Proposed decision would require Vigo County to have balanced price range | Native Information

Seeking to emulate the state of Indiana, Vigo County Councilwoman Brenda Wilson is proposing a resolution requiring the county to have a balanced budget.

“Last year we had $4.92 million in expenditures over revenues,” Wilson said of the county’s budget. The difference was absorbed through the county’s general fund operating balance.

“We have a surplus in the general fund that covered that, but we can’t keep spending the surplus,” Wilson said. “We need to tighten up on the expenditures so that expenses don’t exceed revenue, especially now with the way the economy is, high gas prices and everyone not sure what will happen” with the economy.

Revenues are defined as all income received by the county general fund and all other county funds, excluding the proceeds of bonds and other loans, according to the resolution. Expenses are defined as the ordinary operating costs of county government, including debt service payments made during the budget period.

If expenses exceed revenues, when reconciled at the close of the annual budget, then the next annual budget has to subtract the shortfall from the projected revenue. Wilson introduced the resolution last week at the council’s non-voting “sunshine” session.

At that meeting, Councilman Travis Norris questioned if the resolution targets the bottom line of the entire county budget, or whether a specific department which had spent more than its revenues would have to adjust to a lower budget the following year.

The resolution stems from an idea first floated by former Gov. Mike Pence in a 2015 speech and became law in 2018 after Hoosier voters approved an amendment to the state constitution requiring a balanced budget. Indiana joined the majority in legally requiring a balanced budget, as 49 states must balance their budgets, with the exception of Vermont, according to the National Conference of State Legislatures.

However, Indiana allows the requirement to be suspended if two-thirds of the Legislature, both a supermajority of the Indiana House of Representatives and the Indiana Senate, vote in favor.

“I am planning to amend the resolution to include a two-thirds vote,” Wilson said, to be presented at Tuesday’s meeting of the Vigo County Council.

“If we are to pattern it on the state’s resolution, that should definitely be included,” Wilson said. “By proposing this resolution, I wanted to make sure that the taxpayers know that ‘I hear you!’ We must be respectful of how tax dollars are spent.

“I made a vow last year that I was going to be on the [Council] budget committee this year and that I was going to do my best to make sure that the government lives within our means, just as the people have to,” Wilson said. “We need to keep the county [employees] working while providing the services that are required, for the taxpayers. But, we have to be much more frugal, especially now,” Wilson said.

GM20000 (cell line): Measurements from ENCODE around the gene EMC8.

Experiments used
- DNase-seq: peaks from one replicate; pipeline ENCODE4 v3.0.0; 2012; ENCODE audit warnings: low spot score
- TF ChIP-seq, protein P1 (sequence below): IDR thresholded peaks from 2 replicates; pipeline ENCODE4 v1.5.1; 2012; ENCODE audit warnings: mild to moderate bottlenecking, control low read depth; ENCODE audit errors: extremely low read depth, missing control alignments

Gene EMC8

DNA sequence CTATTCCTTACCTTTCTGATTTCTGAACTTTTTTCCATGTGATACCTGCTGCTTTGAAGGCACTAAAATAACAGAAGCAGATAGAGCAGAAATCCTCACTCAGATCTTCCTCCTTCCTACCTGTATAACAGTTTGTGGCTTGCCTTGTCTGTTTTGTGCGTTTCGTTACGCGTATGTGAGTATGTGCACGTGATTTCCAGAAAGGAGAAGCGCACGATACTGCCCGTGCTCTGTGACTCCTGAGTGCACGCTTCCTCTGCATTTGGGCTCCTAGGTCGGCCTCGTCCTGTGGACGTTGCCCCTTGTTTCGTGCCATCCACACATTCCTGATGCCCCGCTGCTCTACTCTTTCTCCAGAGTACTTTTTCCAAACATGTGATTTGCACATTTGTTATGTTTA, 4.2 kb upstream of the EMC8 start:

In addition to inflation, Wilson pointed to potential future costs of employee salaries, pending a new job classification study due this year.

Kylissa Miller, council administrator, said she has concerns for some budgets, such as the cumulative bridge fund, that accumulates funds in order to pay for various bridge projects.

Additionally, the county’s Economic Development Income Tax fund, while planned out years in advance, can change for major projects, such as the elevated walkway that was recently completed from West Terre Haute to Terre Haute, and the new convention center and in the past, for major road projects, such as for Canal Road that links to the state 641 bypass.

“Funds that are more project-driven, not on an annual operating expense, need the ability to accumulate funds and be outside the annual revenue. That is where I would be concerned” on the resolution, Miller said.

The county bases its annual budget on revenue projections, which can change during the year.

Some county budgets have a designated property tax levy, such as the parks and health department, with revenues generated from tax rates. The biggest target for a balanced budget would be the county’s general fund, which includes multiple dozens of funds.

Miller said she thinks the balanced budget resolution can be done, with a closer look at one-time expenses and annual expenses.

The Council “may have to be a little more creative and drill down a little bit farther and break it out. It is doable, I think, but it will require looking at [the annual budget] in different ways than what the Council has done in the past,” Miller said.

Reporter Howard Greninger can be reached 812-231-4204 or [email protected]. Follow on Twitter@TribStarHoward.